Pakistan has demonstrated a callous approach towards managing its natural resources including freshwater sources.
After the creation of Pakistan, many dams, barrages and irrigation channels were constructed with the help of international donors like the World Bank.
These aggressive water engineering projects have severely hampered the natural flow of water to the Indus River systems in the country.
The geographer, Daanish Mustafa, astutely points out that the colonial and post-colonial irrigational paradigm effectively curbed the natural cycle of high frequency-low intensity flood events which were vital for the natural ecology of this region. Low frequency-high intensity events which, along with climate change, are wreaking havoc.
Pakistan is well accustomed to contending with droughts and floods.
However, the intensity of these natural events is increasing as demonstrated by the recent catastrophic floods. Witnessing the calamitous flooding wreaking havoc across the country this year, even the UN General Secretary stated that Pakistan is confronting “a monsoon on steroids”.
These floods have underscored how such events can become apocalyptic due to ineffective governance, delayed response and dysfunctional disaster risk management.
Notably, Pakistan has the world’s fourth largest aquifer.
The Indus Basin stores groundwater at least 80 times the volume stored in Pakistan’s three mega-dams.
However, large-scale abstraction without management and sufficient recharge is depleting groundwater. Contamination from industrial and agricultural waste has impacted water quality drastically.
During the mid-1800s, British colonisers built the largest canal irrigation system off the Indus in Sindh & Punjab, accompanied by massive deforestation to underlay railway tracks to enable the transport of raw materials.
It is taming of the river driven by, of course, not an act of colonial beneficences, but was motivated by the desire to grow more cash crops like cotton to feed the demand of textile mills in Manchester.
More than 80% of the country’s arable land is irrigated by the Indus’s waters. Dams, barrages, weirs and canals were first developed on the Indus by the British to enable irrigation.
The real causes of the Indus’s degradation are the mega structures built across the basin to dam and divert water flow.
Due to global warming and climate change, higher population growth rate, increasing industrialization, the demand for water increased. Pakistan is in the list of top ten countries which are vulnerable to climate change.
The northern part of Pakistan is considered as a water tower for the country since it comprises one of the world’s largest reserves of snow and ice outside the Polar Regions.
The services of the Indus Basin Irrigation System are poorly designed and financially unsustainable. Surface water entitlements are tied to land size, disfavoring smallholder farmers.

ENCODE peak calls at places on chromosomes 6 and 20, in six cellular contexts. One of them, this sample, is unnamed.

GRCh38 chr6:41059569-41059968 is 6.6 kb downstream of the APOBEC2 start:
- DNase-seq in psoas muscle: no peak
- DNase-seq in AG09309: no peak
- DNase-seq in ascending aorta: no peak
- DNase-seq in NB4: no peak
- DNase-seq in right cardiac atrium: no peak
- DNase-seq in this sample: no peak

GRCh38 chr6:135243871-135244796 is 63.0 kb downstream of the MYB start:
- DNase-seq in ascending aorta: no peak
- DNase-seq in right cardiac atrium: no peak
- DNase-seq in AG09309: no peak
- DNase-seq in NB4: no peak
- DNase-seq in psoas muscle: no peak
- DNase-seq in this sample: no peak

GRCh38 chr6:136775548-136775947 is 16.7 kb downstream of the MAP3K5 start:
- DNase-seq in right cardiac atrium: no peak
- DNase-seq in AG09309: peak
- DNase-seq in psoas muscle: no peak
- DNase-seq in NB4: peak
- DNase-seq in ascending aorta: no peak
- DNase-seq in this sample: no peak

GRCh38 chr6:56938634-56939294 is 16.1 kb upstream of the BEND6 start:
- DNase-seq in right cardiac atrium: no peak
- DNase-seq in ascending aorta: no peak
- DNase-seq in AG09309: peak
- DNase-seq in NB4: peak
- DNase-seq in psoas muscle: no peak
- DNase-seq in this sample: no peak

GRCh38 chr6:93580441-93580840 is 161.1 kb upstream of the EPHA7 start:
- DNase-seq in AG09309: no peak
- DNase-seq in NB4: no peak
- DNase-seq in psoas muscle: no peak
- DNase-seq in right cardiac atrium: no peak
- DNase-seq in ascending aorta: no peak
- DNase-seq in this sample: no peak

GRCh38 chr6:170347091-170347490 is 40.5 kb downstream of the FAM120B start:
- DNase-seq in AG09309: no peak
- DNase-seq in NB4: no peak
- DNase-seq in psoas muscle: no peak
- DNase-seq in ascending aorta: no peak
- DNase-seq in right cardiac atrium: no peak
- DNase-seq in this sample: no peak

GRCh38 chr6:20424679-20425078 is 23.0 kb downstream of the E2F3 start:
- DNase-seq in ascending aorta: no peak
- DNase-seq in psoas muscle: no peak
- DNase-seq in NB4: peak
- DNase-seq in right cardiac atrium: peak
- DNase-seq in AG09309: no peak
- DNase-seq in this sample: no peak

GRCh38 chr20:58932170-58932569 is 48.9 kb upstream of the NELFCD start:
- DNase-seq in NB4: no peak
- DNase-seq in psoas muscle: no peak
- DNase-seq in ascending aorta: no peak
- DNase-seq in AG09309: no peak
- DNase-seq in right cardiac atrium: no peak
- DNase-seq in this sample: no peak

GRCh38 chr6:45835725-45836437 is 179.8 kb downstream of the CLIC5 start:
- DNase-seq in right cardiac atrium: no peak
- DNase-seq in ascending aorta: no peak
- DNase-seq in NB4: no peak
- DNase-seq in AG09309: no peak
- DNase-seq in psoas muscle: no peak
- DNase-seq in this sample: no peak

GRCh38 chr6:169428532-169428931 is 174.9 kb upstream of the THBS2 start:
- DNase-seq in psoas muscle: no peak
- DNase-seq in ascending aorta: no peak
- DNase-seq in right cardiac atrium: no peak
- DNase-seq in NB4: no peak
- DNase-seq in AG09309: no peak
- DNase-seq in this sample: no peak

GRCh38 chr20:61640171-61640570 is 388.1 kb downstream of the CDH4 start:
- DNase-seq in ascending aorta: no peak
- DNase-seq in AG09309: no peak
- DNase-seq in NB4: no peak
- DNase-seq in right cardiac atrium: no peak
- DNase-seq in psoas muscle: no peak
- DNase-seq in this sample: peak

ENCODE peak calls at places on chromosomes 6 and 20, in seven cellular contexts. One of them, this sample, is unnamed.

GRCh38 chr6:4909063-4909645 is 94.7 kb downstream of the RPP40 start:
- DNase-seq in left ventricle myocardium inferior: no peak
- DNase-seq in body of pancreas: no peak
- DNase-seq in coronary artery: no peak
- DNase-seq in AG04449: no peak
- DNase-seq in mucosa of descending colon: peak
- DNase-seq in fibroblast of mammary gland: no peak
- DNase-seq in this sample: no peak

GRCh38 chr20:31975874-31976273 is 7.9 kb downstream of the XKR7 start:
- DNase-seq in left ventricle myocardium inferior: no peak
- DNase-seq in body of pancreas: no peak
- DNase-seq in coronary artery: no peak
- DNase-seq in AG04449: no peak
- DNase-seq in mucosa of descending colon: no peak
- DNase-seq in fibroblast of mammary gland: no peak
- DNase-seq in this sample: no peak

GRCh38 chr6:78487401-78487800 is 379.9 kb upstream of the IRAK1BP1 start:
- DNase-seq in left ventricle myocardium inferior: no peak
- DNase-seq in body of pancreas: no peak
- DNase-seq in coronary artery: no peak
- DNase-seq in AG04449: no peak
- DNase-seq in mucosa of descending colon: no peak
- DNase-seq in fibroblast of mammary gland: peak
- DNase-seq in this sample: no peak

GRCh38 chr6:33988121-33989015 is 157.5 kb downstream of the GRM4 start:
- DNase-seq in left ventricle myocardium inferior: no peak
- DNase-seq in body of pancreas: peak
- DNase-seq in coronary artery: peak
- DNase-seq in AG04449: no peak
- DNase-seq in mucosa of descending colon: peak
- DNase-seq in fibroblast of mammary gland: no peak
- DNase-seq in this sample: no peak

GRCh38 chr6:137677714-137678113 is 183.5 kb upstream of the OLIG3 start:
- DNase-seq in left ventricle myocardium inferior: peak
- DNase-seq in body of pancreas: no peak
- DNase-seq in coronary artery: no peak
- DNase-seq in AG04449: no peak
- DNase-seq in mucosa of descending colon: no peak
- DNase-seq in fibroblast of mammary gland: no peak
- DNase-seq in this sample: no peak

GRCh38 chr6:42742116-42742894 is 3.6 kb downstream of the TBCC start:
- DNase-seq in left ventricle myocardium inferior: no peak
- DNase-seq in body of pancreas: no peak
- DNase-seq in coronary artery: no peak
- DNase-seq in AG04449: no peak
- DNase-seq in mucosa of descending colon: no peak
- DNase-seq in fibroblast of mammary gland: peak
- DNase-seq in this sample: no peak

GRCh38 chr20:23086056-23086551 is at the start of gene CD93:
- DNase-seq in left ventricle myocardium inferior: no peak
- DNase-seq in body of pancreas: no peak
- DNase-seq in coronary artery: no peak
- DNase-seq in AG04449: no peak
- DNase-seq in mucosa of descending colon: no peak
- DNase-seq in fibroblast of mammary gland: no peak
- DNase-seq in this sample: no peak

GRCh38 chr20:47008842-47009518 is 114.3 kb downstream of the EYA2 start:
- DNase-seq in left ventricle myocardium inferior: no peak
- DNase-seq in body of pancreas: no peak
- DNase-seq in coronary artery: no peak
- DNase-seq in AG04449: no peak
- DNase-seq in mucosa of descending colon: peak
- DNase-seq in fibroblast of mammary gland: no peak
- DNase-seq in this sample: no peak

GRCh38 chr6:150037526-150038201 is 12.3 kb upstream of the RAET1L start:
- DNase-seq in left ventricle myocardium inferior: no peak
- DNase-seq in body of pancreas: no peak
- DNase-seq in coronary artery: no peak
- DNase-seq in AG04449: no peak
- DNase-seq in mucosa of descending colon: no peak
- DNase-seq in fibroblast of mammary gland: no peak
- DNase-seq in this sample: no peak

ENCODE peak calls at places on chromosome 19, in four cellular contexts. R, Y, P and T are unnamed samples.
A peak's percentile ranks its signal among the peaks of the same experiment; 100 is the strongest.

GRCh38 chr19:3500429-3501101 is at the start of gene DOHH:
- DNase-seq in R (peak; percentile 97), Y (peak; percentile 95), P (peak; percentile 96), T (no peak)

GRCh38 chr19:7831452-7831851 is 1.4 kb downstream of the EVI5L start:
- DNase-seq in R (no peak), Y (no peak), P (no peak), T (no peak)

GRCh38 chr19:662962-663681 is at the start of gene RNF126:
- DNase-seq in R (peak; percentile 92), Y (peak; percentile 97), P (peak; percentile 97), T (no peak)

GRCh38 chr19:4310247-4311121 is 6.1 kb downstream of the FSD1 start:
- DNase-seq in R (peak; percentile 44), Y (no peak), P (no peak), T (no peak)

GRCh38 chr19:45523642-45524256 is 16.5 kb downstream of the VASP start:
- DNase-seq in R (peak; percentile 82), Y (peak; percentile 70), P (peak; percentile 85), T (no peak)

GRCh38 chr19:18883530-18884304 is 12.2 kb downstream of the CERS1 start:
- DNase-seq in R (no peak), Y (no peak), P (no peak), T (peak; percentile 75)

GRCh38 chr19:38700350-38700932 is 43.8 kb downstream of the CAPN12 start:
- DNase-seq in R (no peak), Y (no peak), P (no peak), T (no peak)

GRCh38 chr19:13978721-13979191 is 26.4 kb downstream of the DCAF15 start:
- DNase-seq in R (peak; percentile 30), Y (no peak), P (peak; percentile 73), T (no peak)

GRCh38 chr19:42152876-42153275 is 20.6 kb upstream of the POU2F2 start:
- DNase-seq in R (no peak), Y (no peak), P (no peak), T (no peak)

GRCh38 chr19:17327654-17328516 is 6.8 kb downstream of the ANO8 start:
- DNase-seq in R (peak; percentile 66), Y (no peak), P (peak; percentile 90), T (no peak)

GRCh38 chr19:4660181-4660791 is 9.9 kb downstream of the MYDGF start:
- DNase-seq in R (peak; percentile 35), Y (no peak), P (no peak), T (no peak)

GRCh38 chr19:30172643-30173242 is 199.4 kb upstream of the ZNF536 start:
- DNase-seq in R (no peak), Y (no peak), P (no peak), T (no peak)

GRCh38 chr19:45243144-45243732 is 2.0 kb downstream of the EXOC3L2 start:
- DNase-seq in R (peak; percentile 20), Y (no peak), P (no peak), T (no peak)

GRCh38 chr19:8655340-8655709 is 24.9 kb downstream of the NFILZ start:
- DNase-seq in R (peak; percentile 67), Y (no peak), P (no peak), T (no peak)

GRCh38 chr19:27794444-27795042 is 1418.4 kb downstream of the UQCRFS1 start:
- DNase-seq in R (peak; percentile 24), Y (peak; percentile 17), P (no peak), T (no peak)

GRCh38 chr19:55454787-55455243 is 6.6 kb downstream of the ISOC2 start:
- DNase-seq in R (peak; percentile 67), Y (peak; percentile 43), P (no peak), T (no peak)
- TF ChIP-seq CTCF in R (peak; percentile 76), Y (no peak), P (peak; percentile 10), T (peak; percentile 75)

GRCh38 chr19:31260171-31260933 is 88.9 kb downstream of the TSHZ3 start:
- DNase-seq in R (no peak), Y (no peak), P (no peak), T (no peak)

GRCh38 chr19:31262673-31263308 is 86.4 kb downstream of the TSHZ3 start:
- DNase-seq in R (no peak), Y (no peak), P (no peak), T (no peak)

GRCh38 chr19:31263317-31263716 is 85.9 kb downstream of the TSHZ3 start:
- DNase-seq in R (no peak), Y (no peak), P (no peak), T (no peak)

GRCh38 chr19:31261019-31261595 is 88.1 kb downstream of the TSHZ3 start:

The tariff collection system is archaic and nontransparent.
The structure of the irrigation tariff provides no incentive for conserving water.
For example, water tariff is a flat-rate levied per unit of cultivated area, amount of water used and does not account for water consumption or the crops grown.
Irrigation departments provide the service and assess the tariff, but it is collected by revenue officials and transferred to provincial revenue departments.
The distributional incidence of the collected tariffs, therefore, remains obscure, raising concerns about inequity, leading to wastage of water resources.
Inefficient and wasteful use of water, environmentally damaging agronomic practices and inadequately developed value chains has diminished agriculture’s contribution to sustainable growth, poverty reduction and food security.
Distortionary and inequitable fiscal policies, highly unequal land ownership, tenure insecurity, and vested political interests have locked smallholder farmers in low-value, low-nutrition production and hindered the large-scale adoption of improved agronomic practices, crop diversification and water conservation.
Agriculture which takes up well over 90% of all available water in Pakistanis inefficient and wasteful. It continues relying on water-intensive crops such as rice and sugarcane. Irrigational channels are also poorly maintained, causing immense water loss. Pakistan’s current water woes have a long history.
Further, the inefficiencies of the agriculture-food system have historically been compensated for by Pakistan’s abundant water and arable land, which have thus far enabled the system to keep pace with demand without making productivity and efficiency improvements.
Agricultural growth has been driven not by technological change or innovation but by the intensification of water, fertilizer, and pesticide use, and by bringing new land under cultivation.
This process is rapidly approaching its natural limits. It is under stress from environmental degradation and the increasing need of water and land for non-agricultural uses.
Pakistan had formulated a National Water Policy in 2018 to take cognizance of the emergent water crisis and provide a framework for sustainable management of water resources.